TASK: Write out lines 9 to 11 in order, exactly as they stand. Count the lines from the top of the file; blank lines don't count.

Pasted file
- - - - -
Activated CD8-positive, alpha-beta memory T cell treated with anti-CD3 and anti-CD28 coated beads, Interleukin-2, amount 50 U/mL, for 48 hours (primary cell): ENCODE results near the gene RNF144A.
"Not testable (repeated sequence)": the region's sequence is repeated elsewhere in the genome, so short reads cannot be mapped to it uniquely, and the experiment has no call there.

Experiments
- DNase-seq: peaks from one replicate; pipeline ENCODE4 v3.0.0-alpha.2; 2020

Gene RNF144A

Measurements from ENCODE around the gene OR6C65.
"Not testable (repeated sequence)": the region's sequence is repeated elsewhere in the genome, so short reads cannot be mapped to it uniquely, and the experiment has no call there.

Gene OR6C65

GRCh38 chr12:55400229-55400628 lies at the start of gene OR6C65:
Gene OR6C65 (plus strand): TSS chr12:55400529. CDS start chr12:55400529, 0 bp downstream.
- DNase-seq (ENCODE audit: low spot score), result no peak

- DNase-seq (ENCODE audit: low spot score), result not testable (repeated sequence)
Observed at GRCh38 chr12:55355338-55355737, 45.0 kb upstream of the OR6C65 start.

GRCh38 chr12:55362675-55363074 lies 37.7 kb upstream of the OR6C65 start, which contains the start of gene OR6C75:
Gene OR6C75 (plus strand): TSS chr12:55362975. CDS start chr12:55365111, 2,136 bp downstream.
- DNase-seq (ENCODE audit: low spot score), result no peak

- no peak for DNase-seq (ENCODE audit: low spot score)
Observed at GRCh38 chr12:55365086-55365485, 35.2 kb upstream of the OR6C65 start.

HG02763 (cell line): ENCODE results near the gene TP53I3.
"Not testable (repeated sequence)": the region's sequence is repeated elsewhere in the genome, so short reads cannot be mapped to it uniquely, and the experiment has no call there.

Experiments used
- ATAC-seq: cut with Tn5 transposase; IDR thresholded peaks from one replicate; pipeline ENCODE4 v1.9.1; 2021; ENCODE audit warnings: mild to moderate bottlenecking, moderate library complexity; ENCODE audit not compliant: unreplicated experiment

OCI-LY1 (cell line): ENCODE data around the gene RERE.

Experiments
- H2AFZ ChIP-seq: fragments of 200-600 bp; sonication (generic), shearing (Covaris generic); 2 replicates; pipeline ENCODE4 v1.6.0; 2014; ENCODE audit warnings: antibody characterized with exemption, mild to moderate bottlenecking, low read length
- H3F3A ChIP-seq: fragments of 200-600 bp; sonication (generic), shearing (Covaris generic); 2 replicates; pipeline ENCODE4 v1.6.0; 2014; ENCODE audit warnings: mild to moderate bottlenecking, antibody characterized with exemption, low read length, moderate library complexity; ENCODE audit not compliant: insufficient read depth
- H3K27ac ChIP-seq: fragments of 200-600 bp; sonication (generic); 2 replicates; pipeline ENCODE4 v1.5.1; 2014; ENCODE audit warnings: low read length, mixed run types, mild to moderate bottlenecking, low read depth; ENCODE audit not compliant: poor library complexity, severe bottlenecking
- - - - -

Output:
GRCh38 chr12:55400229-55400628 lies at the start of gene OR6C65:
Gene OR6C65 (plus strand): TSS chr12:55400529. CDS start chr12:55400529, 0 bp downstream.
- DNase-seq (ENCODE audit: low spot score), result no peak